Last week, as I was browsing the local online obituaries, I was stunned when I saw a familiar name. In bold, black letters was the name of a former co-worker, someone I had previously worked with for almost 9 years. I do not know the circumstances of his death. I do know he was younger than I and, although we hadn’t worked together for over two years, I still remember him as a friendly, pleasant man who appeared healthy and happy; to say his passing was sad and shocking is an understatement.
While processing this news, I was again reminded of how quickly life can change for any one of us. Perhaps it is because I’m getting old and facing a “milestone” birthday next year, but even before reading of my colleague’s sudden passing, I recently found myself pondering what really matters in life and then lamenting how much time I have wasted, and continue to waste, on what truly does not matter.
I know I have allowed too many unimportant concerns occupy my time, take up valuable mental real estate, and zap my emotional and physical energy. I need to clean up my act before it’s too late. Whether it’s dealing with the mammoth or minuscule issues in life, I need to do some house cleaning. Unfortunately, that is sometimes easier said than done, especially when we are “in the moment” and a truly minor tribulation takes on mammoth proportions.
When I find myself becoming overwrought over some nonsense or worrying incessantly about the trivial, I try to remember that life is fragile. Life can be over in a moment, is this really how I want to spend my time? Will this issue matter in two years? In five years? Who is my anger really hurting? How can I be forgiven if I can’t forgive others? Will adding my two cents to a Facebook argument change the situation in dispute or will it just increase an already volatile situation? WILL ANY OF THIS MATTER WHEN I’M DEAD? The answer to that question is almost always, NO.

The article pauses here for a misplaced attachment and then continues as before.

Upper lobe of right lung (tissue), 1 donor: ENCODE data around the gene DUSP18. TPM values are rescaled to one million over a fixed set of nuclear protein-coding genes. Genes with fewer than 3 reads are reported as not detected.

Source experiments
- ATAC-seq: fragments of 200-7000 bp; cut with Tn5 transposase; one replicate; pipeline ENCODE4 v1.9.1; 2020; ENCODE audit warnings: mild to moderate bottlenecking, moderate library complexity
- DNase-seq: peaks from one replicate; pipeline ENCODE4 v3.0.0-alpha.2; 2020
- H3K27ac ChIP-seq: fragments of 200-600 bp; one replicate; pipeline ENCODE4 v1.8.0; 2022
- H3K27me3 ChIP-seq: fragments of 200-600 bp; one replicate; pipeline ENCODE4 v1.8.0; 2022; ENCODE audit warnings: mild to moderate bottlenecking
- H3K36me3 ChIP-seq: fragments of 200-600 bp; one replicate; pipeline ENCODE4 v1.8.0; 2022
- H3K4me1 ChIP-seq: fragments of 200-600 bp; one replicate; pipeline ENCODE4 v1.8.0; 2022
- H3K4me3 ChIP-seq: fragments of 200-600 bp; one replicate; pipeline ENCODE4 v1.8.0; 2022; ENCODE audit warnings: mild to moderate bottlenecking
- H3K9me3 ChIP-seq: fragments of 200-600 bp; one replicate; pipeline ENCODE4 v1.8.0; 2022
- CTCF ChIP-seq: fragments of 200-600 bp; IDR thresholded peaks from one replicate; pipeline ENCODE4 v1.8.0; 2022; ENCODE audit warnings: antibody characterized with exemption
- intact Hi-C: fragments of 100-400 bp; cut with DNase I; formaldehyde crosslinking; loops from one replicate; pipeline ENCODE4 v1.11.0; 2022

What will matter, then? Well, I can only answer such a question by considering what I remember most about the people I’ve lost. When I think about loved ones who are no longer here, I mostly remember the way they made me feel about myself, how they treated others, and how they chose to spend their time. I do not ruminate over petty disputes, who they argued with, if they were able to exact revenge on someone, or whether or not they could fluently debate politics.
It is so easy to allow our minds, hearts, and spirits to become cluttered with unnecessary emotional garbage. How often we go to bed angry with a loved one smugly resolute that we’ll have plenty of time to make amends “sometime tomorrow.” I am not suggesting we should all live in a constant state of fear or panic, but perhaps we should take more time to consider what matters most now, while we are here, while loved ones are still with us. If there are words we want or need to say, we should say them. If there is something we want to achieve, we should waste no time in working towards that goal. It shouldn’t take a glance through the obituaries or a tragic news headline to remind us that tomorrow is guaranteed to no one.